Tay Rail Bridge

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The Tay Bridge (sometimes unofficially the Tay Rail Bridge) is a railway bridge approximately two and a quarter miles (three and a half kilometres) long[1] that spans the Firth of Tay in Scotland, between the city of Dundee and the suburb of Wormit in Fife (grid reference NO391277).

As with the Forth Bridge, the Tay Bridge has also been called the Tay Rail Bridge since the construction of a road bridge over the firth, the Tay Road Bridge. The rail bridge replaced an early train ferry.

"Tay Bridge" was also the codename for the funeral plans for Queen Elizabeth, The Queen Mother[2].

Contents

The first Tay Bridge

The original Tay Bridge was designed by noted railway engineer Thomas Bouch, who received a knighthood following the bridge's completion.[3] It was a lattice-grid design, combining cast and wrought iron. The design was well known, having been used first by Kennard in the Crumlin Viaduct in South Wales in 1858[citation needed], following the innovative use of cast iron in The Crystal Palace. However, the Crystal Palace was not as heavily loaded as a railway bridge. A previous cast iron design, the Dee bridge which collapsed in 1847, failed due to poor use of cast-iron girders. Later, Gustave Eiffel used a similar design to create several large viaducts in the Massif Central (1867).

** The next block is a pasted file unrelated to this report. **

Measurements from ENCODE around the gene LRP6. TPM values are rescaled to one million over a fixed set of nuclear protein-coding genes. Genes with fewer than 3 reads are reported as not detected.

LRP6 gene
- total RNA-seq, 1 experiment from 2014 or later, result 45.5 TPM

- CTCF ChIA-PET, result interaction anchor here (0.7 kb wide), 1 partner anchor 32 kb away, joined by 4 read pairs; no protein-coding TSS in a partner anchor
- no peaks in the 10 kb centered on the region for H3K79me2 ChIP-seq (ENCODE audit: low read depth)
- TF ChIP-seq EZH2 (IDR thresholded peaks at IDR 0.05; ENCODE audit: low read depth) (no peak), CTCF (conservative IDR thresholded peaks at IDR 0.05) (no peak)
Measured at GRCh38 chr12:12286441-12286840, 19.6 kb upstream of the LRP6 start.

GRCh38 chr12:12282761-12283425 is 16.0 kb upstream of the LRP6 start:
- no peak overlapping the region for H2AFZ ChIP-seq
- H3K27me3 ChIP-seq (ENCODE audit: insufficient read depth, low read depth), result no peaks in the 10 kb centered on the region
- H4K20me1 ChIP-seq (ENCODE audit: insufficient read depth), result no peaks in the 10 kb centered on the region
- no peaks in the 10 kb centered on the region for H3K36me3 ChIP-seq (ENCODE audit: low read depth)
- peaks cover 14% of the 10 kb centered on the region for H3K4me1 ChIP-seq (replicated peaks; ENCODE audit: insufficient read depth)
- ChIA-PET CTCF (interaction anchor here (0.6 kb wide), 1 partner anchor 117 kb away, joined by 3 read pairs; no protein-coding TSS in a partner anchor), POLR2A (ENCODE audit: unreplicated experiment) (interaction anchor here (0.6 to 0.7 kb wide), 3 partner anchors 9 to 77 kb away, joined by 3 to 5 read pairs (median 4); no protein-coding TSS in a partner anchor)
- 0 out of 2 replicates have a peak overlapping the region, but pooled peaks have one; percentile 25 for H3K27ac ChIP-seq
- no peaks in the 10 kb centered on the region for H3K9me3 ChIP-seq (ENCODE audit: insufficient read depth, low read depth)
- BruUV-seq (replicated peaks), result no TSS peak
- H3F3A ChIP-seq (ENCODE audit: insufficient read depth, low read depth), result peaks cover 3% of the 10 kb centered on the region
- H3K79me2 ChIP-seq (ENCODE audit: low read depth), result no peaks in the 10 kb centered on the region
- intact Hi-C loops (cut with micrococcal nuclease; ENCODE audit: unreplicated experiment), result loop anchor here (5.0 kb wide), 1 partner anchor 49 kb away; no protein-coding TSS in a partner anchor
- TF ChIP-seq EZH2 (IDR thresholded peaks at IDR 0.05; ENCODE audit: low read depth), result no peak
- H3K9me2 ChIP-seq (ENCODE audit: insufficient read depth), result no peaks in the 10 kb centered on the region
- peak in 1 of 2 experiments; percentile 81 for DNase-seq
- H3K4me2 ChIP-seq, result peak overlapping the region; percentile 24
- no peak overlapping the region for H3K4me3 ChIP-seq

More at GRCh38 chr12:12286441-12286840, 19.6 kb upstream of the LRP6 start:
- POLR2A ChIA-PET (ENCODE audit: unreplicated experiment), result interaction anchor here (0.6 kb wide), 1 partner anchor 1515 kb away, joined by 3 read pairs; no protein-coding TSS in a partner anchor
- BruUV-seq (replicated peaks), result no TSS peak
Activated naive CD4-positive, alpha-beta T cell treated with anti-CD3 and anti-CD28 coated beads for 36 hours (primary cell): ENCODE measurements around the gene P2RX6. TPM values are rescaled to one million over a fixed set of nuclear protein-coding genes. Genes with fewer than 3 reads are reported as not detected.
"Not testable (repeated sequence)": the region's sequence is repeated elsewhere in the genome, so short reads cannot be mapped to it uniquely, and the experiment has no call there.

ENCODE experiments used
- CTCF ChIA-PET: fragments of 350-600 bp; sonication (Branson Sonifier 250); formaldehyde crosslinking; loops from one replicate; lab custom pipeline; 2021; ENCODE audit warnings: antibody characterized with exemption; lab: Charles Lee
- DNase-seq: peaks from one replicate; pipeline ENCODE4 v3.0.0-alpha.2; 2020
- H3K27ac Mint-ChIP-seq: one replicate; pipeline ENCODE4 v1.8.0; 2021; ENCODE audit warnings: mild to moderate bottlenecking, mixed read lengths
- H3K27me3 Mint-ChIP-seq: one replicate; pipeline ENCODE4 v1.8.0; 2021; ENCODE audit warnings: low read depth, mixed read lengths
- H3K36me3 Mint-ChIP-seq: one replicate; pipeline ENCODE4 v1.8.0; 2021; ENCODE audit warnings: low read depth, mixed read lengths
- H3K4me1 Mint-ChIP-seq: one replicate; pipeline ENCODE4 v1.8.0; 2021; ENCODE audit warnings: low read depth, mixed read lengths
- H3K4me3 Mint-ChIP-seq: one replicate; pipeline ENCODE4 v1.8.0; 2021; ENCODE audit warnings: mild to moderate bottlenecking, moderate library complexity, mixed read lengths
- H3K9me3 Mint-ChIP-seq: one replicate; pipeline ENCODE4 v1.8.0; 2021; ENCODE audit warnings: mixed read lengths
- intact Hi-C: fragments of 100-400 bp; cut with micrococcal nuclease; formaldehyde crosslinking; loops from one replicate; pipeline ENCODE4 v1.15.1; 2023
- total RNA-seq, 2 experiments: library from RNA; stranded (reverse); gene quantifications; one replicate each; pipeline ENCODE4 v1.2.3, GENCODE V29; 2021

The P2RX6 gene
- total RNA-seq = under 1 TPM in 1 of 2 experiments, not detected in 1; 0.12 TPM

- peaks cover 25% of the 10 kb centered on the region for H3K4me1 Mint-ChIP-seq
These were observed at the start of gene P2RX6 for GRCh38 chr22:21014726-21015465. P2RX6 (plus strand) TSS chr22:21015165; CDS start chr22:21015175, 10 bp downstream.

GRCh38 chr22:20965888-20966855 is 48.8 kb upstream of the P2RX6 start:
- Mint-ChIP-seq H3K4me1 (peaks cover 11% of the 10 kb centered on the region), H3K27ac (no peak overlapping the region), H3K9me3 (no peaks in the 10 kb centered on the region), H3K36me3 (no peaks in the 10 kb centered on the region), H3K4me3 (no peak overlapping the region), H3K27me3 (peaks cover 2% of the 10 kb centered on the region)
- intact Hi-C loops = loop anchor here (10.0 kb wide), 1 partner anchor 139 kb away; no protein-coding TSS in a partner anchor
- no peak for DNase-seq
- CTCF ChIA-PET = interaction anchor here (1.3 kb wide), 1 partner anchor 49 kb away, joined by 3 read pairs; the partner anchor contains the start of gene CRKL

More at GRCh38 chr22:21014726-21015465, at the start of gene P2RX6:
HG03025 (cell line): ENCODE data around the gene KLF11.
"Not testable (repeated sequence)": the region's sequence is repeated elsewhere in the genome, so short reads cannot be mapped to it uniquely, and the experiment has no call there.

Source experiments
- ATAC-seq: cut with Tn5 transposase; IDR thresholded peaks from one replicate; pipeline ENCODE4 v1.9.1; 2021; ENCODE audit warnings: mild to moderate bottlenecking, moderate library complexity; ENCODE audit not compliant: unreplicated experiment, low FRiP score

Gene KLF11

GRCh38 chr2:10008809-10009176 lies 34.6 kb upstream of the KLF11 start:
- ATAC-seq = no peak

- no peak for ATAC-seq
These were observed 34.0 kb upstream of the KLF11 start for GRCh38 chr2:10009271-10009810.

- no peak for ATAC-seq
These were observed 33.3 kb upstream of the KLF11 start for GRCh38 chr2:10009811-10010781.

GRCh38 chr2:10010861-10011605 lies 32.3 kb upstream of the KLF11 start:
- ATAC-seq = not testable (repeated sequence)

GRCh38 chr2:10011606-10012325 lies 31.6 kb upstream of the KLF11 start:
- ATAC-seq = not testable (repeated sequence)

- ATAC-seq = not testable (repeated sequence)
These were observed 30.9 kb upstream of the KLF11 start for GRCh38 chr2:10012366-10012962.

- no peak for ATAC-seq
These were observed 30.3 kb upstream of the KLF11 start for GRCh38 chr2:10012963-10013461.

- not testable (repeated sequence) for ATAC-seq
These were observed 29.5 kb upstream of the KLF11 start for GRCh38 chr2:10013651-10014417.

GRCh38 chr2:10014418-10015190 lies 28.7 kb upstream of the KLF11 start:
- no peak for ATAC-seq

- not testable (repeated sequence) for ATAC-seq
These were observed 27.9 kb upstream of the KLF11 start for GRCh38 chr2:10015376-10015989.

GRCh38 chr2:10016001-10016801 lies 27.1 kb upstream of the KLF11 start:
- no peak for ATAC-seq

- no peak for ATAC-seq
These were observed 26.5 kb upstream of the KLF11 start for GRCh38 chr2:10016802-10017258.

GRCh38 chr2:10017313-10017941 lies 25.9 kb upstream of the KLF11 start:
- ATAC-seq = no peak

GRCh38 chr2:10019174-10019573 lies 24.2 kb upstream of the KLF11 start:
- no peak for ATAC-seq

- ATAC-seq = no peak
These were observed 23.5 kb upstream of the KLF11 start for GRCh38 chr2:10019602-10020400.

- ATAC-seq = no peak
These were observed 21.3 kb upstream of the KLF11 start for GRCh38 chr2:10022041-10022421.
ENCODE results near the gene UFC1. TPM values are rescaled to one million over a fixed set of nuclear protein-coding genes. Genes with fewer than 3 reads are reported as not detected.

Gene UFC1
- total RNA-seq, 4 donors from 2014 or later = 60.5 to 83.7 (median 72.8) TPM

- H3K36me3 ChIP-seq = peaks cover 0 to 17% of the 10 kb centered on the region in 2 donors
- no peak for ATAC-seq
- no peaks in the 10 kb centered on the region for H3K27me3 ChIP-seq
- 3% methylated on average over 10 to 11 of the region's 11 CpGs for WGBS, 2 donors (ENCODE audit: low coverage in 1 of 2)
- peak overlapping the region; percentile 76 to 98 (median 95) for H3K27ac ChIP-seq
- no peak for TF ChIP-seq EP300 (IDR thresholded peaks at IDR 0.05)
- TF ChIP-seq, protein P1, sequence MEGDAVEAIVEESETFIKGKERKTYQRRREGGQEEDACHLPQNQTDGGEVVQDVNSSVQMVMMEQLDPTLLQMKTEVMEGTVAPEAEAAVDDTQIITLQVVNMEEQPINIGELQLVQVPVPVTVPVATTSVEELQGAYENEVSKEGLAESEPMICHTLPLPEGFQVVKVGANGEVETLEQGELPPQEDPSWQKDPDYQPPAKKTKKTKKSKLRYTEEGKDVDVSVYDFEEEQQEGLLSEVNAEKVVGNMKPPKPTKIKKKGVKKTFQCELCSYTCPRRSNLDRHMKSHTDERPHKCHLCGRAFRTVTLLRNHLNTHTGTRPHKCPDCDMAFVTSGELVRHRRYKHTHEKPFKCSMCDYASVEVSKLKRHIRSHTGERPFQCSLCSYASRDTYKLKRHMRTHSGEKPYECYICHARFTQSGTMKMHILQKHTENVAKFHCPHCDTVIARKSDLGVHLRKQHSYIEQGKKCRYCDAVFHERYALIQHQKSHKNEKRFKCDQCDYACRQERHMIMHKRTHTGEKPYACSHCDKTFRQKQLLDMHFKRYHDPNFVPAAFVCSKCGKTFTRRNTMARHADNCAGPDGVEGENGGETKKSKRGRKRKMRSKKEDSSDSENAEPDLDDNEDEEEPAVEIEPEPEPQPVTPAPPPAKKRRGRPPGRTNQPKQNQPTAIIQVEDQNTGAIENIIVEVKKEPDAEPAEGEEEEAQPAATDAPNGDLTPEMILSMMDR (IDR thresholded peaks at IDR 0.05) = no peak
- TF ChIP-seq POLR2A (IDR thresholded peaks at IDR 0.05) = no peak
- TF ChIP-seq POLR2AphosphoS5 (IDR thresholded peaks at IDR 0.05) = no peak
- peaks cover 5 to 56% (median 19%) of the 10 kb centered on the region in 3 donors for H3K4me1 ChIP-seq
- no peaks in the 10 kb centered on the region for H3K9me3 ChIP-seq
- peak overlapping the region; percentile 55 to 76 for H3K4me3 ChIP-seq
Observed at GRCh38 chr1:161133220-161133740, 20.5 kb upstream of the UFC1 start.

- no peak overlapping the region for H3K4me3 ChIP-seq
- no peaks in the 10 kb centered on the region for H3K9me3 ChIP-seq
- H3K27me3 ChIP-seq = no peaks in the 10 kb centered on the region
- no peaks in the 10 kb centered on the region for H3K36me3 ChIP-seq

Proposals for constructing a bridge across the River Tay date back to at least 1854. The North British Railway (Tay Bridge) Act received the Royal Assent on 15 July 1870 and the foundation stone was laid on 22 July 1871. As the bridge extended out into the river, it shortly became clear that the original survey of the estuary had not been competent. The bedrock, at a shallow depth near the banks, was found to descend deeper and deeper, until it was too deep to act as a foundation for the bridge piers. Bouch had to redesign the piers, and to set them very deep in the estuary bed to compensate for having no support underneath. He also reduced the number of piers by making the spans of the superstructure girders longer than he had originally planned. The first engine crossed the bridge on 22 September 1877, and upon its completion in early 1878 the Tay Bridge was the longest in the world. The bridge was opened on 1 June 1878.[4]

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